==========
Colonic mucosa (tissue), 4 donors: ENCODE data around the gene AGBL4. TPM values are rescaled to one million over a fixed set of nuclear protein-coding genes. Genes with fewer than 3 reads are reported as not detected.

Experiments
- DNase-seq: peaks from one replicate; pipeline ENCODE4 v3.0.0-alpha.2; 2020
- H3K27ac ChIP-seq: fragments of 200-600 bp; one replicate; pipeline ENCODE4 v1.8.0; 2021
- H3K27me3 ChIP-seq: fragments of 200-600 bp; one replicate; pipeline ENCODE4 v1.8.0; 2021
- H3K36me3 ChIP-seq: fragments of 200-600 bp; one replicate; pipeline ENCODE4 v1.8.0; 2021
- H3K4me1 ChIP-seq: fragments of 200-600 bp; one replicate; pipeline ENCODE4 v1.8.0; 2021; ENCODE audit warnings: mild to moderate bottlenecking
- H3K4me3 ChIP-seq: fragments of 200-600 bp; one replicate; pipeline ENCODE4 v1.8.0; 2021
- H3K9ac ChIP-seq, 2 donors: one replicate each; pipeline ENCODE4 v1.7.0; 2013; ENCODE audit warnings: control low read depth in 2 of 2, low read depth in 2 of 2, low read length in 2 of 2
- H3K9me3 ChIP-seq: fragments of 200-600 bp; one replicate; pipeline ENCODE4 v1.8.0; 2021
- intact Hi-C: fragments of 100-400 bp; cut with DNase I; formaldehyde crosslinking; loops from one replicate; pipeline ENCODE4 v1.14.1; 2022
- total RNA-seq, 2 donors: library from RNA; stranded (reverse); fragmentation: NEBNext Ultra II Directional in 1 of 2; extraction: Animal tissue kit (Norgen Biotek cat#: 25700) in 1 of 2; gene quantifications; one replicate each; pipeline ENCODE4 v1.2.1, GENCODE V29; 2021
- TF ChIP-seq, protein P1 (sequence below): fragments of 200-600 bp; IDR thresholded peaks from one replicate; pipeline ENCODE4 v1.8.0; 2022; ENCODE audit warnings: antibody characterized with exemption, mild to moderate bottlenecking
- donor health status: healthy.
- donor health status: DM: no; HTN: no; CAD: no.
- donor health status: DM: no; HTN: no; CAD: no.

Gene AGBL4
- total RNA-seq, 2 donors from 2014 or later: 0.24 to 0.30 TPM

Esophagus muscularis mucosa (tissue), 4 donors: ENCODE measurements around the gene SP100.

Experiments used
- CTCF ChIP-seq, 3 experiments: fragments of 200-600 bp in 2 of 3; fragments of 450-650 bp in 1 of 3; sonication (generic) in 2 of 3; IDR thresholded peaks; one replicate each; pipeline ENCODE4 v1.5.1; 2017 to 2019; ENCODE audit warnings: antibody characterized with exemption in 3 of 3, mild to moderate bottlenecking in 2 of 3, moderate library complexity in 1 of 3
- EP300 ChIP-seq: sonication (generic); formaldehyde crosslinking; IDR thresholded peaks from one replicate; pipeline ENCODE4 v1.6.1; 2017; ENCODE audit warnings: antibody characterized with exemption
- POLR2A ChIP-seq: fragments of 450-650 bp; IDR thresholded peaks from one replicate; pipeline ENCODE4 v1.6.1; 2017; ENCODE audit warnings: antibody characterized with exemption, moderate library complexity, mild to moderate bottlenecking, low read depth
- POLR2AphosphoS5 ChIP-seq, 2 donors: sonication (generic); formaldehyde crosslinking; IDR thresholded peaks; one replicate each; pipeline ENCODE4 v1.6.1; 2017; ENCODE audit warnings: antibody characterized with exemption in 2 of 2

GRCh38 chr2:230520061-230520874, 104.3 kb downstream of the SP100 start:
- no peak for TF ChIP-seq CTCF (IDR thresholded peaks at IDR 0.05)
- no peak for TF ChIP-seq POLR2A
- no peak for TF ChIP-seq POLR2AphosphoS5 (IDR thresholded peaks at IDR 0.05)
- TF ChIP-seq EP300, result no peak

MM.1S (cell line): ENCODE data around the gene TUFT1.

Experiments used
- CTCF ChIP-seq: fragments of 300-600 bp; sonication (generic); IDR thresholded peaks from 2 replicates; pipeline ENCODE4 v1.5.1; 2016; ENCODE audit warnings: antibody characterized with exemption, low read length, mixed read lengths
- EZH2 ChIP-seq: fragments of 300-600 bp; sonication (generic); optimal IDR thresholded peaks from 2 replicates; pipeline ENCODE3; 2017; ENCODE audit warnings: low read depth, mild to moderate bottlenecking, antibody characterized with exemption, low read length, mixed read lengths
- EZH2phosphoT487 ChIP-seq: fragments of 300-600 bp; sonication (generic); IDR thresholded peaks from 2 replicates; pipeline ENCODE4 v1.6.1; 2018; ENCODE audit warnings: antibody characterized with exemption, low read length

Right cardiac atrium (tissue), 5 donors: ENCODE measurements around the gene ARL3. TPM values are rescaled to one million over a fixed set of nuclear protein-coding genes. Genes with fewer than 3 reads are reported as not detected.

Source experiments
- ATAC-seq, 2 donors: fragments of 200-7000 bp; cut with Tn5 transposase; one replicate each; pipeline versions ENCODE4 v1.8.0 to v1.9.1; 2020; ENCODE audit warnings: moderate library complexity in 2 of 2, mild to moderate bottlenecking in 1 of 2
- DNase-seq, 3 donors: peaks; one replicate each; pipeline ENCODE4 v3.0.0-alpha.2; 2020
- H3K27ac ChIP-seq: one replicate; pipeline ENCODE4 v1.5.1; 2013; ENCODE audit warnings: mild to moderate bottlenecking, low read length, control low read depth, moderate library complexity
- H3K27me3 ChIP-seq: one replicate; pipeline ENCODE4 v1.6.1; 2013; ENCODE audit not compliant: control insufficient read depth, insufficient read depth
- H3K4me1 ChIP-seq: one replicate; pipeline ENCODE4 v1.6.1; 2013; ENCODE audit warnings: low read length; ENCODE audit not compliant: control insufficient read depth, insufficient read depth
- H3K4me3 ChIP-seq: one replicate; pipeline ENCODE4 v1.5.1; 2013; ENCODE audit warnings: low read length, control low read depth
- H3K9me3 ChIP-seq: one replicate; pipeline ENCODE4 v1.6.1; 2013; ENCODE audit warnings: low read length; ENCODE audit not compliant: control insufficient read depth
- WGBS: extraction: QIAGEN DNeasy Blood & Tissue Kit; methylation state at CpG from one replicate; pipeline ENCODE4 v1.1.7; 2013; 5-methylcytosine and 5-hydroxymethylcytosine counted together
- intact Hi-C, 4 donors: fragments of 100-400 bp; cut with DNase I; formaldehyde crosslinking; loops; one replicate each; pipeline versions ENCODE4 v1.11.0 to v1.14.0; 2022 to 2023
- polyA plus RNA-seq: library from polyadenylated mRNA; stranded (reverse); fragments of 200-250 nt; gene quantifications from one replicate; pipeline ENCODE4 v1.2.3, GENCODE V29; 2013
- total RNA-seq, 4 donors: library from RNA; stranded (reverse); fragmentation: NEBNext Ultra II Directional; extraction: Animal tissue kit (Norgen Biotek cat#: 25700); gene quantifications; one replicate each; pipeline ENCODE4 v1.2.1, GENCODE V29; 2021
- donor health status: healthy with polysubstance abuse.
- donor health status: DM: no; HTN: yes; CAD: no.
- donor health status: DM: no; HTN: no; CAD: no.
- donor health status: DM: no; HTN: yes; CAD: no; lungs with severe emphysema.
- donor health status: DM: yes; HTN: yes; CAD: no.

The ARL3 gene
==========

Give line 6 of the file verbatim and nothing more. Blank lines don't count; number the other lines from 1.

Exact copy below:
- H3K36me3 ChIP-seq: fragments of 200-600 bp; one replicate; pipeline ENCODE4 v1.8.0; 2021